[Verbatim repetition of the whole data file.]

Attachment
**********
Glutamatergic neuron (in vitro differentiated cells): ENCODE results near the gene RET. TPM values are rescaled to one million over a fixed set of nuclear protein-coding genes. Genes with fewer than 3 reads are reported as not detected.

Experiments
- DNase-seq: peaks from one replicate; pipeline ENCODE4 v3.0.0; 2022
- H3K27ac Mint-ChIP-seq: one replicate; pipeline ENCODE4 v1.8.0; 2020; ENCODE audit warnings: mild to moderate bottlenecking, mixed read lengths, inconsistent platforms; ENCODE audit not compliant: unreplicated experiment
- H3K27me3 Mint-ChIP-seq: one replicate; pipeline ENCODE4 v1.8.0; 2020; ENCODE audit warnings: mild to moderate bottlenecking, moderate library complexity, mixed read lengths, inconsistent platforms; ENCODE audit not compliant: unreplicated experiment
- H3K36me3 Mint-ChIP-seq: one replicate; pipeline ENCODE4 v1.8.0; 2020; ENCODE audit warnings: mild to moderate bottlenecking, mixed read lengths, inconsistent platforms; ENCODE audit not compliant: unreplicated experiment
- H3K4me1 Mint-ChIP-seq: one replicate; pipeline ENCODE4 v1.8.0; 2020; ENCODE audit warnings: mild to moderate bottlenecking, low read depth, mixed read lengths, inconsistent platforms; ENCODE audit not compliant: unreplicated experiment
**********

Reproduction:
Glutamatergic neuron (in vitro differentiated cells): ENCODE results near the gene RET. TPM values are rescaled to one million over a fixed set of nuclear protein-coding genes. Genes with fewer than 3 reads are reported as not detected.

Experiments
- DNase-seq: peaks from one replicate; pipeline ENCODE4 v3.0.0; 2022
- H3K27ac Mint-ChIP-seq: one replicate; pipeline ENCODE4 v1.8.0; 2020; ENCODE audit warnings: mild to moderate bottlenecking, mixed read lengths, inconsistent platforms; ENCODE audit not compliant: unreplicated experiment
- H3K27me3 Mint-ChIP-seq: one replicate; pipeline ENCODE4 v1.8.0; 2020; ENCODE audit warnings: mild to moderate bottlenecking, moderate library complexity, mixed read lengths, inconsistent platforms; ENCODE audit not compliant: unreplicated experiment
- H3K36me3 Mint-ChIP-seq: one replicate; pipeline ENCODE4 v1.8.0; 2020; ENCODE audit warnings: mild to moderate bottlenecking, mixed read lengths, inconsistent platforms; ENCODE audit not compliant: unreplicated experiment
- H3K4me1 Mint-ChIP-seq: one replicate; pipeline ENCODE4 v1.8.0; 2020; ENCODE audit warnings: mild to moderate bottlenecking, low read depth, mixed read lengths, inconsistent platforms; ENCODE audit not compliant: unreplicated experiment